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​Vietnamese border patrol turns teacher to help remote areas acquire literacy

Thursday, October 04, 2018, 04:27 GMT+7
​Vietnamese border patrol turns teacher to help remote areas acquire literacy
Vang Lao Lu is seen at his class in Son La, northern Vietnam. Photo: Vietnam News Agency

First lieutenant Vang Lao Lu was recognized as one of the ten most exemplary figures of Vietnam's border guard force in 2017.

The 29-year-old officer is willing to live in the most remote areas of Vietnam so as to teach people, especially indigenous people, to read and write.

Charity class

Vang Lao Lu was assigned to the border patrol unit near Co Muong Village in the northern mountainous province of Son La in January 2017, shortly after which his charitable class came into being.

The mountainous villages across Son La are home to many indigenous minorities, one of which is the Hmong, and where the literacy rate is among the country’s lowest, while the poverty rate is one of the highest.

Co Muong, where there is almost no phone signal or electricity, is located 12 kilometers away from the nearest Muong Lan border patrol post, where the young lieutenant works.

That does not sound as a significant distance, but it takes almost two hours to travel between the locations due to the low-quality infrastructure.

As a voluntary teacher, Vang Lao Lu lives and teaches in a small, local house which consists of two parts. The larger one is used as a classroom, while the smaller one serves as a common bedroom Lu shares with other teachers.

Even though the young man is generous enough to run a class for those who cannot read and write, not many were interested as the ethnic minority still does not acknowledge the importance of literacy.

When the first announcement of the class opening was posted, only 22 people signed up to the disappointment of the enthusiastic ‘teacher.’

Lu was upset, but the negative feeling did not last long as he understood the mindset of many people of this region.

Instead, he went from door to door, from family to family, to encourage people to participate in his class, so he can teach them how to read properly, while explaining to them the importance of reading and writing.

“Many girls were born in 2001 and 2002, meaning they are now 16 and 17 years old, but their parents do not want them to attend school,” Lu said, adding that this is because ethnic people believe only the sons will stay with them while the daughters will get married and move away.

“Some even argued whether eating paper can make up for a meal,” the young lieutenant said, implying that the Hmong people still prefer working and earning money rather than studying for a degree.

Eventually, 36 people signed up for the class, which runs daily from 7:00 pm to 10:00 pm.

In addition to full-time students who attend regular classes during the day, the oldest student is 38 and the youngest student is 15 years old.

For the first four months the class was held, it did not even have electricity. The classroom was lit by two small battery-run bulbs, and each student had to wear their own headlight like miners.

It was not until September 2017 that a generous benefactor donated a solar electric system to provide power for the night classes.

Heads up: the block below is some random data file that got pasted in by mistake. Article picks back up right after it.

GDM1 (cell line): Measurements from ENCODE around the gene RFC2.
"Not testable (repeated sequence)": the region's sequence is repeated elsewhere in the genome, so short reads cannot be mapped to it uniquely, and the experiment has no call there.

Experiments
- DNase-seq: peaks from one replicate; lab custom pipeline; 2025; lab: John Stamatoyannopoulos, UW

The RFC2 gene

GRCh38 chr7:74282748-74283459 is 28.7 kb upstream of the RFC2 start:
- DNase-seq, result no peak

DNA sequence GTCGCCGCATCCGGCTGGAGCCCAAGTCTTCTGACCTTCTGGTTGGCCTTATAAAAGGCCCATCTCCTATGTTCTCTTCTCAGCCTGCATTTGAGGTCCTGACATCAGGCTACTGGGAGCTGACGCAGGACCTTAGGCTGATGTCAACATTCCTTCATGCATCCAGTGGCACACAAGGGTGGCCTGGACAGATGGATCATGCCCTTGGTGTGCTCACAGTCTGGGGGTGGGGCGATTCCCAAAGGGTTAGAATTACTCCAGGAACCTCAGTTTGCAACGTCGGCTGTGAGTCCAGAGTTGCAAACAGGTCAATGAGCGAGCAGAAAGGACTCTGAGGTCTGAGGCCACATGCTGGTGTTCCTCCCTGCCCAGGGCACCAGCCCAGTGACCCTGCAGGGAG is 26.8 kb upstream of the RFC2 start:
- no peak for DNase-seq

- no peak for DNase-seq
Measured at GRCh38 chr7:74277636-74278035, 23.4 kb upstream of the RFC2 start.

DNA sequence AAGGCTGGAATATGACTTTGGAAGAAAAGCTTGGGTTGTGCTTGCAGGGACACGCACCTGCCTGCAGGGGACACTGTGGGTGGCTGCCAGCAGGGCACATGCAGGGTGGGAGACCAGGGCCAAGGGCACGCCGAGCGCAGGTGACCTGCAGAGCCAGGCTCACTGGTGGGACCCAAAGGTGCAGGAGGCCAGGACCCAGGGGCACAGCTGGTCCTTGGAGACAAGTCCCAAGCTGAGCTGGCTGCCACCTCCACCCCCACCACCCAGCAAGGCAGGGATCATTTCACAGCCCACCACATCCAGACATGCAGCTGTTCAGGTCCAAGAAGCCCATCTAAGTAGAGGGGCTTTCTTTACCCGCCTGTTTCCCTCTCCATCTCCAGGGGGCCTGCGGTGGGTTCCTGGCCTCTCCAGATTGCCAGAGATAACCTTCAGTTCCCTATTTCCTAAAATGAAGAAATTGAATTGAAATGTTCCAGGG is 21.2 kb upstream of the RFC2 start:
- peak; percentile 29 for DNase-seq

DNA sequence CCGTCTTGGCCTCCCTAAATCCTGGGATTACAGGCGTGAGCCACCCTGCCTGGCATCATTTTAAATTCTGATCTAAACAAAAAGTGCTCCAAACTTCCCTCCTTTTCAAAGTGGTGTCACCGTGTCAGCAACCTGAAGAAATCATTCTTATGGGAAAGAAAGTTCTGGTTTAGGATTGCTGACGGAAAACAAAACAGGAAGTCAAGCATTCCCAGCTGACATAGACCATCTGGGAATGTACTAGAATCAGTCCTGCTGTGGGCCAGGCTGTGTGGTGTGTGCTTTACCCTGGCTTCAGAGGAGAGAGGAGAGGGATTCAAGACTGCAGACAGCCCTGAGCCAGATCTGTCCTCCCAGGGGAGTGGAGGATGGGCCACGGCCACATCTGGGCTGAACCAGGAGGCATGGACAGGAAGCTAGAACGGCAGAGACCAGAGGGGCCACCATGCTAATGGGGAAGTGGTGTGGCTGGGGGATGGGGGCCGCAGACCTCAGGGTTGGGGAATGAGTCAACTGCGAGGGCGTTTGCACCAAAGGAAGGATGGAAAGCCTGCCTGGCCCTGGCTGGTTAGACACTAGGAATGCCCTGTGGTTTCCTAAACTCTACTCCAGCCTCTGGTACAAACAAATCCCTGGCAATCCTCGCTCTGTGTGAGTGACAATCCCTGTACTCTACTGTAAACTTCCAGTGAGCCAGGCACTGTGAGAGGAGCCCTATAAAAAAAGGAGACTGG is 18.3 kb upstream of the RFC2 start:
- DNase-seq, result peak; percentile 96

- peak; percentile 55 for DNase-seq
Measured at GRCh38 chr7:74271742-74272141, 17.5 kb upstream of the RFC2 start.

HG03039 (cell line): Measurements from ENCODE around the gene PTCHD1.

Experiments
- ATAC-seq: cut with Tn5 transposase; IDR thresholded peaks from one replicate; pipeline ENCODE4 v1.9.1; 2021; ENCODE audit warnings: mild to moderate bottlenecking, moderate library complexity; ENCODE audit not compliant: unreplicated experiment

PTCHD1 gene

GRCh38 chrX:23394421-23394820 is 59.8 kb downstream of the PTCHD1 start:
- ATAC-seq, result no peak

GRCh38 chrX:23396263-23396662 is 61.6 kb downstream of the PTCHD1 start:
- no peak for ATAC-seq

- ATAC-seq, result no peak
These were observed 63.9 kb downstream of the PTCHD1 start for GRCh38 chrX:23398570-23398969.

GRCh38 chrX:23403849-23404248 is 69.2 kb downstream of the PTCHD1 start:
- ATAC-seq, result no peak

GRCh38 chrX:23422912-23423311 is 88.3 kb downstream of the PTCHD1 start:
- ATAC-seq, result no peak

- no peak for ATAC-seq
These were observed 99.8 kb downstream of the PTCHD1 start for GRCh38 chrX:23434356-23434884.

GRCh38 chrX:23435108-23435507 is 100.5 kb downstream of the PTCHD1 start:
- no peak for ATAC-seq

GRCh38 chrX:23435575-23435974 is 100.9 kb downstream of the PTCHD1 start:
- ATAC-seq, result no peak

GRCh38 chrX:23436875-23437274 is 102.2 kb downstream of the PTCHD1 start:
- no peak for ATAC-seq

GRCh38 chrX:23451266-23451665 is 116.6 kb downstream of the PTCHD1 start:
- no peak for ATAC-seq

“Even they are all tired after working for the whole day, these people still make an effort to attend the class until 10:00 pm,” Vang Lao Lu said.

“Since I know everyone is exhausted, I try to tell jokes and funny stories to make them laugh so that they will be more interested in the lesson.”

Lu said teaching Vietnamese how to read and write is simple.

“While I only need to have students write with no spelling mistakes, teaching math is more difficult as most concepts in this subject need to be taught more than once,” he said.

Sympathizing with the poor

Having grown up in a poor family, the young lieutenant sympathizes with people of the Co Muong, which gets him even more attached to the mountainous villagers.

“I grew up in a family of four children that did not have enough food to eat,” he recalled.

“Being the oldest child, I always had to leave the food for my siblings and my elderly grandparents.”

As a child, Vang Lao Lu would set out to school on foot at 4:30 am every morning with an oil lamp on his hand to push away the darkness.

Every morning and afternoon, the young Vang Lao Lu had to cross roads, mountains and streams to reach school.

Despite having to walk for a long distance, the young boy did not have shoes until he went to junior high school because his parents could not afford them.

“I grew up in poverty so I do not want children here to go through what I did,” he shared.

Vang Lao Lu believes that the best way to improve the living conditions of people in this area is teaching them how to read and write so that they could reach out and gain knowledge of more recent inventions in their area of work.

“I am showing people here that one needs to work and learn to make a living, and to be able to escape poverty,” Lu explained.

His efforts are truly appreciated in the area.

Seeing Lu having to live in the modest house in the mountainous village, Giang A Le, the father of one of his students, offered to ‘adopt’ the teacher into his family.

“You are living here all by yourself. I feel sorry for you. I have four children, you can be my son,” the 58-year-old man told Lu to his disbelief.

Le made a celebration to welcome Vang Lao Lu into his family while giving Lu a new name – Giang A Lu – and a new birthday, which was September 28 – the day Lu was welcomed into the new family.

“Each day when I get to do something nice for the people is a day not wasted,” Lu said

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Ha My / Tuoi Tre News

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